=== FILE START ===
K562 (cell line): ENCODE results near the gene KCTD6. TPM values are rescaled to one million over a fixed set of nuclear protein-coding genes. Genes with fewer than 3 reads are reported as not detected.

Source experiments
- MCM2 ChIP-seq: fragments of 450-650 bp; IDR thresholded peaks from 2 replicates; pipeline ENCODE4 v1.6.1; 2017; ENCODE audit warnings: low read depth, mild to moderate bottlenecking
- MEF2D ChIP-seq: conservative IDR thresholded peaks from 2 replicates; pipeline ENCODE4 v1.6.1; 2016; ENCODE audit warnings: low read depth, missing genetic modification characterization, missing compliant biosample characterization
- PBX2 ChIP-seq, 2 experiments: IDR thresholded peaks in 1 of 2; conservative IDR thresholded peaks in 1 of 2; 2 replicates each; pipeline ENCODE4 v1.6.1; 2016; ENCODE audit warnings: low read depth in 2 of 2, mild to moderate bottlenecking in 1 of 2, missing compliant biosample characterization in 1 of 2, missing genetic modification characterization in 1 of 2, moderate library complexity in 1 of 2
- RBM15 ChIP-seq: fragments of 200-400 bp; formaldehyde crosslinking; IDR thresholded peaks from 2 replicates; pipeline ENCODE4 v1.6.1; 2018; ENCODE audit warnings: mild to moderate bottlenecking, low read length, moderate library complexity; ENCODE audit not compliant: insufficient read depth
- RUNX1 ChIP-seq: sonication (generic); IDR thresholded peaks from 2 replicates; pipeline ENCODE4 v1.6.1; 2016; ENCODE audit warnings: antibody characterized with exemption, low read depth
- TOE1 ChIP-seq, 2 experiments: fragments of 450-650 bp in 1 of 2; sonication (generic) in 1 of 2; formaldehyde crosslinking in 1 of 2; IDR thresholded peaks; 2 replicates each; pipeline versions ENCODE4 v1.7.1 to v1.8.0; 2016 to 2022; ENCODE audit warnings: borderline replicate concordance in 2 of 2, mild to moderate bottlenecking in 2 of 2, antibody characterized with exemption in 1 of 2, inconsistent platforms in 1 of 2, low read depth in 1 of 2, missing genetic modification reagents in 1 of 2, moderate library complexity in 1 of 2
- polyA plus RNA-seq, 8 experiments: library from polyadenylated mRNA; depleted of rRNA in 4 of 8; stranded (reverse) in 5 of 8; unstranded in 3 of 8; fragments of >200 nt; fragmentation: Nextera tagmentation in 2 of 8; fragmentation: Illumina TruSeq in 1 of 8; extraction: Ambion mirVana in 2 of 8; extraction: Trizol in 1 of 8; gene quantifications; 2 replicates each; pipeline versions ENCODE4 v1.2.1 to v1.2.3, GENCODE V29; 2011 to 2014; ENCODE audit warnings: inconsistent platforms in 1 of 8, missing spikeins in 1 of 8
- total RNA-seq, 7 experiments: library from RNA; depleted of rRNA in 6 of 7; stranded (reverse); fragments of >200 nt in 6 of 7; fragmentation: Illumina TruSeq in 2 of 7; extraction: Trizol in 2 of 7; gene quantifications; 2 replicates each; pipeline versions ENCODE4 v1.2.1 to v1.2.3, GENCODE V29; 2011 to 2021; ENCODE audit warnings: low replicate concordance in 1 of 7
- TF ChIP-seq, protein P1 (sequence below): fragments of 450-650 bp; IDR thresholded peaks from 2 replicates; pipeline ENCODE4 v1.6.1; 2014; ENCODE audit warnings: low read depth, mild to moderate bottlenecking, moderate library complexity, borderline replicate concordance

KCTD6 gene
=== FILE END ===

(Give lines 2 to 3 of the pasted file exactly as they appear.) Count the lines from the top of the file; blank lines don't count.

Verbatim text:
Source experiments
- MCM2 ChIP-seq: fragments of 450-650 bp; IDR thresholded peaks from 2 replicates; pipeline ENCODE4 v1.6.1; 2017; ENCODE audit warnings: low read depth, mild to moderate bottlenecking